The only effective way to confront it is to reduce the number of
agencies from which it operates, simplifying the application process to
essentials and eliminating unnecessary paperwork. It is also vital to
abandon the obsolete and absurd politics of control, which in fact
control absolutely nothing and hinder everything. Until this happens,
the bureaucracy will continue demanding respect while citizens pay the
price in lost time and money, as well as in mistreatment and added

August 30 2012

The Beginning of the End of Cuba’s Dual Currency? (I)

The Beginning of the End of Cuba's Dual Currency? (I)
August 31, 2012
Dmitri Prieto

HAVANA TIMES — A few days ago I was surprised by a sign posted in a
chopin (a hard-currency store) in my neighborhood. It was located right
next to the register (as well as next to the store entrance, as I
realized later).

It's a truism that two currencies circulate in Cuba.

Perhaps the most pathetic corollary of this fact is that the dual
currency — more than representing inequality with regard to the access
to foreign currency (generated from remittances, tourism, the mixed
sector, work contracts and travel abroad) — conceals rampant income

While it's possible to purchase convertible pesos with national currency
pesos, the true complication is being able to get enough money (either
in convertible pesos or "national" pesos) to meet one's personal or
family needs (whether basic or not).

The poster in question announced that people holding RED system magnetic
debit cards could use these in that chopin to pay for purchases in local
currency, of course at the officially established exchange rate.

The RED system operates for three Cuban banks (Banco Popular de Ahorro,
Credito y Comercio, and Banco Metropolitano), which issue debit cards
for accounts into which the wages of Cuban workers in some sectors are
deposited (with these salaries being paid in local currency, of course).

There still aren't many ATMs in Cuba, and very few stores have terminals
where you can use those debit cards in local currency* (actually, I
don't recall having seen any).

So I was surprised by that poster in the store. In addition to expanding
the use of these cards, it threatens to break one of our "psychological
barriers," one that is even more rooted in the Cuban system today.

This barrier is the tacit acknowledgment that there exists the
possibility of buying goods in a chopin with the "money from one's
wages" (of course, only if you have a RED card).
* Magnetic cards are not always viewed as "conveniences," because the
vast majority of products and services are paid for in cash, and these
debit card holders often have to wait in long lines to withdraw their money.

Buying Soda Pop in Cuba

Buying Soda Pop in Cuba
August 31, 2012
Luis Miguel de Bahia

HAVANA TIMES — I learned that soda was on sale and went looking for a
bottle. As my turn in line was coming up to buy it, I heard a woman in
front of me ask for 20 large plastic bottles to be filled.

The dispenser, which had been there for a while, couldn't have been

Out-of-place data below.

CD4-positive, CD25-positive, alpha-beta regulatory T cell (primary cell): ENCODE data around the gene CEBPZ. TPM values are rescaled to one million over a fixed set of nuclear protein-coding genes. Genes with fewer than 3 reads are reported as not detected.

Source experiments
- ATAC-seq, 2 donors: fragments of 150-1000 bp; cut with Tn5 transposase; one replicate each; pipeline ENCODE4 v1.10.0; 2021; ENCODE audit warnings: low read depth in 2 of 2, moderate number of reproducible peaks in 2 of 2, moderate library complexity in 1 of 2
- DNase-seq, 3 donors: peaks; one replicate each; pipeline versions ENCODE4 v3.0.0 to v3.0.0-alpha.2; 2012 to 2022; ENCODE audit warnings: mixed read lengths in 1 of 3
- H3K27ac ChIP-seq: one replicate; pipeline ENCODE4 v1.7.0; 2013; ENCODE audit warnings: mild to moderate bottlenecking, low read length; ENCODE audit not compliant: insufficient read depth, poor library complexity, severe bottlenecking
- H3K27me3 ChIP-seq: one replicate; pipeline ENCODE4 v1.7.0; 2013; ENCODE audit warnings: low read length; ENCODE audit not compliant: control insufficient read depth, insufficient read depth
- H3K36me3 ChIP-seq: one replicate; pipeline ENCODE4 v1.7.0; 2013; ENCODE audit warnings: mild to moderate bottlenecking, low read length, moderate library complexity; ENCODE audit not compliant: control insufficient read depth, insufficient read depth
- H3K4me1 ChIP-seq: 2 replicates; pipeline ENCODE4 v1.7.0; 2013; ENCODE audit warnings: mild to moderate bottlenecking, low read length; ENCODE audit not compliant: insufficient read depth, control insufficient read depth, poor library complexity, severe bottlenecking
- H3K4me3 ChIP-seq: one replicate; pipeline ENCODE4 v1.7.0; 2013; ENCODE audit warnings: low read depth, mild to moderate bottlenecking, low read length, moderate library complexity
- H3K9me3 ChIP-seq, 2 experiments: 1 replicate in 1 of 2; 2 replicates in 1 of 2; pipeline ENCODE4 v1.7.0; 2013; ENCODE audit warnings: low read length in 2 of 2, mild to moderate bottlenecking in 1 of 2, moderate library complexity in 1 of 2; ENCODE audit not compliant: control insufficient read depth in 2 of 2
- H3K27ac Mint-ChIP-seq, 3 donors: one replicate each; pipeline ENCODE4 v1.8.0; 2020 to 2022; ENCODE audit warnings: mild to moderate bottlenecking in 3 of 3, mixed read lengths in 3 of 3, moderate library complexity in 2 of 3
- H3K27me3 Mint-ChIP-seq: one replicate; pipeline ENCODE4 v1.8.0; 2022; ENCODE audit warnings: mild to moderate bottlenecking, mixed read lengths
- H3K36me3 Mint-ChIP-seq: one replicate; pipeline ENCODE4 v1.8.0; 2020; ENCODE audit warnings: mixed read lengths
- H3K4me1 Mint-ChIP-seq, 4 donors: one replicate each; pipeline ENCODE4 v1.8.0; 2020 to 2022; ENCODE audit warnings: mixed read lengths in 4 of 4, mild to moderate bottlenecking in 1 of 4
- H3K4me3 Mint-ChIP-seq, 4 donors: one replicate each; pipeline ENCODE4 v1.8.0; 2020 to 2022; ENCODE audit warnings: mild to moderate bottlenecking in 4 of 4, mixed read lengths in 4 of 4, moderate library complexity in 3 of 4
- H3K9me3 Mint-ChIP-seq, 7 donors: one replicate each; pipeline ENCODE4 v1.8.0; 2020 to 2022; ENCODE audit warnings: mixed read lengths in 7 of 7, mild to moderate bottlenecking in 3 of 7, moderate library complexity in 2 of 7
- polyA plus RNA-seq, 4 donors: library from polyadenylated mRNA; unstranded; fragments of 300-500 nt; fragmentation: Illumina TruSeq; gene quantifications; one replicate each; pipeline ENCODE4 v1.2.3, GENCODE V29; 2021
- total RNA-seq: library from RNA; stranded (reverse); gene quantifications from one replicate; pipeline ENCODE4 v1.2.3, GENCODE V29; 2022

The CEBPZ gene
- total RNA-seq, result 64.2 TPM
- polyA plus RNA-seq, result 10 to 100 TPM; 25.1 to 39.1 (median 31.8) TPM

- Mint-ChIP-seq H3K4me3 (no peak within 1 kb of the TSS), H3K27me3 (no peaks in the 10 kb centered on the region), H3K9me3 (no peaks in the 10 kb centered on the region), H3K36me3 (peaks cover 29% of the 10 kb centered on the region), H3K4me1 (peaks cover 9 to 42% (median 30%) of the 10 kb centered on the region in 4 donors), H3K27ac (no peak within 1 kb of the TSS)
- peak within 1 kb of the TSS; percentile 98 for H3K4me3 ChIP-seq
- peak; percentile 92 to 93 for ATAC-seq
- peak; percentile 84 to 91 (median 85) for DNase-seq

holding too much more. Therefore everybody started protesting, including
one person who chewed out the voracious woman.

However, she replied, "Pop isn't rationed; its sale is unrestricted,"
demonstrating herself to be a person who didn't care about anyone else.

Her argument was correct, but it's also true that we need to have some
degree of ethics. If there wasn't enough for everybody, she should have
bought less and given others a chance.

Hoarding is one of those problems that arise when sales are unrestricted
but there's not enough to go around.

How can these two legitimate but conflicting concerns be resolved?

On the one hand there's the right to purchase, but on the other there's
the unpleasantness of there not being enough.

Public intervention is often the solution adopted in Cuba, rationing the
free trade of items.

Even the public authorities are tied by an insoluble contradiction: the
combination of elements of market economics with the characteristics of
the Third World and of Cuban socialism.

The denying of consumerism, as an extreme desire on the part of the
state, is to deny free trade.

You can't tell a person: "Buy however much you want…but hey, you can't
buy it all!"

But nor can we legitimize unrestricted consumption within the logic of
socialism, even when industrial production would allow it.

However it's impossible to ration everything given that freedom — and
within this business — is a part of our culture.

In the end, I was one of the lucky ones who was able to get some soda,
though it turned out to be pretty bitter, but that was due more to the
lack of ethics on the part of some people than it was owing to the
contradictions of the system.

Cuba reports mixed results of labor reform

Cuba reports mixed results of labor reform
Fri Aug 31, 2012 4:09am IST

* More than 350,000 join "non-state" sector
* Unemployment nearly doubles since 2009
* Wages show little improvement
By Marc Frank

HAVANA, Aug 30 (Reuters) - Communist-run Cuba's five-year plan to cut
more than a million state j obs, create a strong "non-state sector" and